36 36 Artificial Neural Networks

37 37 Artificial Neural Networks Neural Networks in Games? Neural Networks in Games? –Trendy topic in the late 90’s into 00’s Huge potential in computer games Huge potential in computer games –Collin McRae Rally 2 (2001) Total success Total success The trained artificial neural network is responsible for keeping the computer player’s car on the track while letting it negotiate the track as quickly as possible The trained artificial neural network is responsible for keeping the computer player’s car on the track while letting it negotiate the track as quickly as possible Input parameters: curvature of the road’s bend, distance from the bend, type of surface, speed, or the vehicles properties Input parameters: curvature of the road’s bend, distance from the bend, type of surface, speed, or the vehicles properties Output: selected in a way so that the car travels and negotiates obstacles or curves at a speed optimal for the given conditions. Output: selected in a way so that the car travels and negotiates obstacles or curves at a speed optimal for the given conditions.

38 38 Artificial Neural Networks Obstacles Limiting Neural Networks’ Application in Games Obstacles Limiting Neural Networks’ Application in Games –Problems choosing appropriate input –Neural network’s sensitivity to changes in a game’s action logic, and the need for re-training the network whenever such a situation occurs –Rather complicated theory, and difficulties with debugging in case of problems –Time-consuming and complicated process of training the network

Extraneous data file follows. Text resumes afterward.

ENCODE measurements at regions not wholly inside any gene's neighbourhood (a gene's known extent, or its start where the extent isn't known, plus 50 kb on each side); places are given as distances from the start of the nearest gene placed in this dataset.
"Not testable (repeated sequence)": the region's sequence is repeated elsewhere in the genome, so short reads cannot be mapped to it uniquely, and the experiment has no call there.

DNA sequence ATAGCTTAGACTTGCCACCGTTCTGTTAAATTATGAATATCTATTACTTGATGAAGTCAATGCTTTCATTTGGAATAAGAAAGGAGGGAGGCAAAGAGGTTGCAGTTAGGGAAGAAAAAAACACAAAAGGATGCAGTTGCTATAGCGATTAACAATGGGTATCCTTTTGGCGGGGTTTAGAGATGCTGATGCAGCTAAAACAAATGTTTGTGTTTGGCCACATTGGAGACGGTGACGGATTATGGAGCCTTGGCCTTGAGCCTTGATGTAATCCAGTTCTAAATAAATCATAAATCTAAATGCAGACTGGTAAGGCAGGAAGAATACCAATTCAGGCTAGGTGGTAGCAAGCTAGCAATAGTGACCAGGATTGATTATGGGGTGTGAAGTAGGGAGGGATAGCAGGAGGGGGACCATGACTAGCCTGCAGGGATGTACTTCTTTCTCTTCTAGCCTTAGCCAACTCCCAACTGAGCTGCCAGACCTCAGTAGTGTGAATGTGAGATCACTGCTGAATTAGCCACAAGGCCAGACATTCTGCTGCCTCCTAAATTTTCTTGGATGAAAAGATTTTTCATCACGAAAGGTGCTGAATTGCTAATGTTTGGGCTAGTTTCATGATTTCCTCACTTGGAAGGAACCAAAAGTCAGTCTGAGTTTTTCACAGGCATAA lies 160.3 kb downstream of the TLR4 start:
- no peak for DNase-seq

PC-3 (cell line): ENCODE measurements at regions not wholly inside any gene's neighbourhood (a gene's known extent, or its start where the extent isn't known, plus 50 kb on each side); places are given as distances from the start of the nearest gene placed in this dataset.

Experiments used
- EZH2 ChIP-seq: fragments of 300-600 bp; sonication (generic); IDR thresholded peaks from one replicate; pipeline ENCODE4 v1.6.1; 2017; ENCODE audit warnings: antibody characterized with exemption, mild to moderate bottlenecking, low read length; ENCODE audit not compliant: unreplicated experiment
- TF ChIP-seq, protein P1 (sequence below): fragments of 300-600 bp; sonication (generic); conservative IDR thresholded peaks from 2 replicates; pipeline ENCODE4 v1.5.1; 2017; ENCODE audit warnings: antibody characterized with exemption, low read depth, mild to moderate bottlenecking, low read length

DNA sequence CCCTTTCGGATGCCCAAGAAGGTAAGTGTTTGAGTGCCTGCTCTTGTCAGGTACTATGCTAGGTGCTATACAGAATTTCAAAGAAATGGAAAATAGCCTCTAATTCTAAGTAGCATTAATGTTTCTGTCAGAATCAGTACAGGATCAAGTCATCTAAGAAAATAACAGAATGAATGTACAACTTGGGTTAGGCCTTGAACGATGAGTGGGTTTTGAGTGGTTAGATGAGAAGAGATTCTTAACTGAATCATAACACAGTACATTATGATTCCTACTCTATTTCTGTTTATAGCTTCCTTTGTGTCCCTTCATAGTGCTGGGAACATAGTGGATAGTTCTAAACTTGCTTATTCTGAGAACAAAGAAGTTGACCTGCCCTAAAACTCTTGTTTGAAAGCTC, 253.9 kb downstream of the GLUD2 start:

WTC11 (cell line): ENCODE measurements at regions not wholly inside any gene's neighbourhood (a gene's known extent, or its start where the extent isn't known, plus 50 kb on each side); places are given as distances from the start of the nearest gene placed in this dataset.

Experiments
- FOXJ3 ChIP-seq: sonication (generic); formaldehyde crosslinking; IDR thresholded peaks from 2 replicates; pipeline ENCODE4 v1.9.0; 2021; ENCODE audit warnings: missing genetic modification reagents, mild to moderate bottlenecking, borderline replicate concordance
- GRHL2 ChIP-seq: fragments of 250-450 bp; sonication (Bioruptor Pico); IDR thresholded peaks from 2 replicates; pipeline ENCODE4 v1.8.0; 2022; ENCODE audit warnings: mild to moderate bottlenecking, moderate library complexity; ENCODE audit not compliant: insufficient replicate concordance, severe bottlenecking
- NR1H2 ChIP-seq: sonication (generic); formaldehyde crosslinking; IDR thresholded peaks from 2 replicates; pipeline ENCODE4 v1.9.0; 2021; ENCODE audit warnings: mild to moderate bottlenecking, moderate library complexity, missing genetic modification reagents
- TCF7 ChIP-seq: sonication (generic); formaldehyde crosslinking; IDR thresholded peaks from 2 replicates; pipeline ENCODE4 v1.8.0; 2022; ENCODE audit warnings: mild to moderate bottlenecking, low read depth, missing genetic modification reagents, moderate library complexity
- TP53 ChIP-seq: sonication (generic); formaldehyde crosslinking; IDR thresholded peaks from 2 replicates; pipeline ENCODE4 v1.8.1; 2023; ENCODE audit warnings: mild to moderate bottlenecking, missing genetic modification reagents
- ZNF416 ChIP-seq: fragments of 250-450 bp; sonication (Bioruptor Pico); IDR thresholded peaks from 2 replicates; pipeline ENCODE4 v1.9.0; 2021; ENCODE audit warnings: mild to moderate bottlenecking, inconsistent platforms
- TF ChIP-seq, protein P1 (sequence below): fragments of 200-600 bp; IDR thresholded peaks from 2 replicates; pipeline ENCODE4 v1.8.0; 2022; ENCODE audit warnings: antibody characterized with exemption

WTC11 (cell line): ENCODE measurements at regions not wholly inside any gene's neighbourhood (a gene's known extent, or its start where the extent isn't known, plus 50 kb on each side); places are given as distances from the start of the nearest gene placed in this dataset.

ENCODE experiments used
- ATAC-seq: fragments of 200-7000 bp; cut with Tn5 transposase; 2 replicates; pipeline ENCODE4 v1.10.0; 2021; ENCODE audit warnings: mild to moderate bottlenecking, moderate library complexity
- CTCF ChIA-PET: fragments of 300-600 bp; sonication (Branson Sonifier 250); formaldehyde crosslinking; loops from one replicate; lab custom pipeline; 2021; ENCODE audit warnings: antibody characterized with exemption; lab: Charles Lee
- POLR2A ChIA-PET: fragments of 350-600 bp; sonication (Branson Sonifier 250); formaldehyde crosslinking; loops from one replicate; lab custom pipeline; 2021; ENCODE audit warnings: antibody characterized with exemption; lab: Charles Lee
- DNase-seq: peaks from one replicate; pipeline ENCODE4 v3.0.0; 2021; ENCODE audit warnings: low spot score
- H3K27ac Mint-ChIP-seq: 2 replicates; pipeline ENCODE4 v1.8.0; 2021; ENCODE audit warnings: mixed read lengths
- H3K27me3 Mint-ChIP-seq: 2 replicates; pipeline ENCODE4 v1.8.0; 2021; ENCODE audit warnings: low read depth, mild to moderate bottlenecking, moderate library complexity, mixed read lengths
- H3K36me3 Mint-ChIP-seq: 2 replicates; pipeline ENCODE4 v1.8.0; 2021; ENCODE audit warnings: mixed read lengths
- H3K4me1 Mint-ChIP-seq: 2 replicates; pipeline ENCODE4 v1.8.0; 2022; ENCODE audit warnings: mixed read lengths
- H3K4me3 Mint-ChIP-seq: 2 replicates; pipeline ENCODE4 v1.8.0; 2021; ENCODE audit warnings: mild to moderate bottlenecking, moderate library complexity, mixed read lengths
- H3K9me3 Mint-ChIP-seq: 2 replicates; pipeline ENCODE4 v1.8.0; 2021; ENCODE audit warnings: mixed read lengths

39 39 Artificial Neural Networks How to take advantage of an artificial neural network in a simple game? How to take advantage of an artificial neural network in a simple game? –Need to know what kinds of information the neural network should provide to help solve the problem –Choose input parameters Choose in a way that its different combinations will let the neural network learn to solve problems which haven’t appeared in the example set of signals Choose in a way that its different combinations will let the neural network learn to solve problems which haven’t appeared in the example set of signals Should represent as much information about the game world as possible Should represent as much information about the game world as possible –i.e. vectors of relative positions of the nearest obstacle or opponent, the enemies strength, etc. –Acquire set of input data for training Significant effort Significant effort –Train the neural network Mixed with simultaneous testing to make sure the game is not too difficult, or if too easy and in need of further training Mixed with simultaneous testing to make sure the game is not too difficult, or if too easy and in need of further training